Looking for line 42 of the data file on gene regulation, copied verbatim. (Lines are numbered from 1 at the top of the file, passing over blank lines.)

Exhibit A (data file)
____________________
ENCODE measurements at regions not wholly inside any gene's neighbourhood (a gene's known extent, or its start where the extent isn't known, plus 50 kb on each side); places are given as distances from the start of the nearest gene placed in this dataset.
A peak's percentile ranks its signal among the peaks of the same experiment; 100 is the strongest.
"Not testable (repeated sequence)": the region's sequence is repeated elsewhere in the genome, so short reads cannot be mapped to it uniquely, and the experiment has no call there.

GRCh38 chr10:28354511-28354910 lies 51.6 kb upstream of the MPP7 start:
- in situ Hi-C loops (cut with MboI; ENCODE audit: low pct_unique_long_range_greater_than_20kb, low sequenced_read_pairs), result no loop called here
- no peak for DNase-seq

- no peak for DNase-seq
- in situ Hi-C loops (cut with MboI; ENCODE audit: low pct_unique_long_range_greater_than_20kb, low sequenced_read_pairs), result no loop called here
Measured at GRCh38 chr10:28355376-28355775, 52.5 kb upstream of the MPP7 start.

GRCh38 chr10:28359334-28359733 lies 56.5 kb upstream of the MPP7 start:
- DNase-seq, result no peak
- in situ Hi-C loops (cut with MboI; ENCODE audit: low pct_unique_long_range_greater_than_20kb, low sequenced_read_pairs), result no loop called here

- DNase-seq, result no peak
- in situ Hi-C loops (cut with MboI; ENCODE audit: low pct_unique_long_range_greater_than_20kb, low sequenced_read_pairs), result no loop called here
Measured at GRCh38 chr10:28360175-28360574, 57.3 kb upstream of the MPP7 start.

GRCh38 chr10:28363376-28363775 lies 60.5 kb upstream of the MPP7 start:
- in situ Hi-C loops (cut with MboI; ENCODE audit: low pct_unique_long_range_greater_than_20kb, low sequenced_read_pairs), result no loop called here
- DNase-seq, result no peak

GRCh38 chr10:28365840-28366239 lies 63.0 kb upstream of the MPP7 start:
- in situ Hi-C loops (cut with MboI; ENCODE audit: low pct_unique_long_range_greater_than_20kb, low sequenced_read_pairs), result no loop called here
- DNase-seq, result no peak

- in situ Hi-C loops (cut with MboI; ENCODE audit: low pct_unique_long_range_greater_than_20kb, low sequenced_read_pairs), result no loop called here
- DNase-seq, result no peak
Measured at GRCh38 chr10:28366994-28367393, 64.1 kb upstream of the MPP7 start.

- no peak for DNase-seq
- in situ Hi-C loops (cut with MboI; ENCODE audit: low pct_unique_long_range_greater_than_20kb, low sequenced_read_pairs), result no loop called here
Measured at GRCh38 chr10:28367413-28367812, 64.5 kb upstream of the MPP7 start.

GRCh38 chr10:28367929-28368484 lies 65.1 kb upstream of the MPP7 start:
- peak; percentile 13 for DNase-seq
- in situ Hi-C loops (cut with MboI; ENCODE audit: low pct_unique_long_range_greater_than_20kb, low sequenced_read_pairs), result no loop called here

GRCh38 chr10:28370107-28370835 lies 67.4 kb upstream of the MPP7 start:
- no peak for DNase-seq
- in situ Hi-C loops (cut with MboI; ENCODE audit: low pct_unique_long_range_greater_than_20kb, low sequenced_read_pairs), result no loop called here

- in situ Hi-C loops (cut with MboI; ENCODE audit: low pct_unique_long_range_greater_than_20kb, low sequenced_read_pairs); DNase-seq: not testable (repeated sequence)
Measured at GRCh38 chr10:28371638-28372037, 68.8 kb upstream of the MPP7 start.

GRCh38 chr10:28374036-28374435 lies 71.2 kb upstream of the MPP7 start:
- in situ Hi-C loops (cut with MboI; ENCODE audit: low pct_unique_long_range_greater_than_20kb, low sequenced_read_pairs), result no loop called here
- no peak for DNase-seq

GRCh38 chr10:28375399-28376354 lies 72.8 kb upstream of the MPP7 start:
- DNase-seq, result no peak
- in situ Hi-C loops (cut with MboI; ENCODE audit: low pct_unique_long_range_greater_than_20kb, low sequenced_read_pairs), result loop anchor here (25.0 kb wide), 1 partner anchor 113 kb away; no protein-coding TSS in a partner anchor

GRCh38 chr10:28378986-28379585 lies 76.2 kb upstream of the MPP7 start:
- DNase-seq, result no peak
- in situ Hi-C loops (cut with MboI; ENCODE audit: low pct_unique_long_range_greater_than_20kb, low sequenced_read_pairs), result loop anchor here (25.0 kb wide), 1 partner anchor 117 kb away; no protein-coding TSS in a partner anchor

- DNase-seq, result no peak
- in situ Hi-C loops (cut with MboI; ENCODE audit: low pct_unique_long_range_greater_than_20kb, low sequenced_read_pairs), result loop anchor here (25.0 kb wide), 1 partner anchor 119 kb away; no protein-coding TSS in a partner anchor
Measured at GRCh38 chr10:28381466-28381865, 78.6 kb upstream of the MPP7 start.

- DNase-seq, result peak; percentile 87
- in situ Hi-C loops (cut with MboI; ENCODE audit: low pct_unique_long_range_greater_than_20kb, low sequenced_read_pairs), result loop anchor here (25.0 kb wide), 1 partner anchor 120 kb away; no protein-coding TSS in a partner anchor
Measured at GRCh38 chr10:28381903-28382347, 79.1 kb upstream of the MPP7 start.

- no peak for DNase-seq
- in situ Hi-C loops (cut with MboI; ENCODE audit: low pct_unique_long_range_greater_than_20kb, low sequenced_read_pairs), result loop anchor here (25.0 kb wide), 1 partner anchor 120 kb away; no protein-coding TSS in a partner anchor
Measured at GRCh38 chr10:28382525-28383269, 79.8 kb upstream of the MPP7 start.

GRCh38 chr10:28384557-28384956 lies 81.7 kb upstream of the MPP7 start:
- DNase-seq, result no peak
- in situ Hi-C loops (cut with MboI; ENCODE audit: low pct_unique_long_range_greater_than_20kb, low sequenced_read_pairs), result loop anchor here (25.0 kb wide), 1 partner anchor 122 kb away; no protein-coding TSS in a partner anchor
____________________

GRCh38 chr10:28378986-28379585 lies 76.2 kb upstream of the MPP7 start: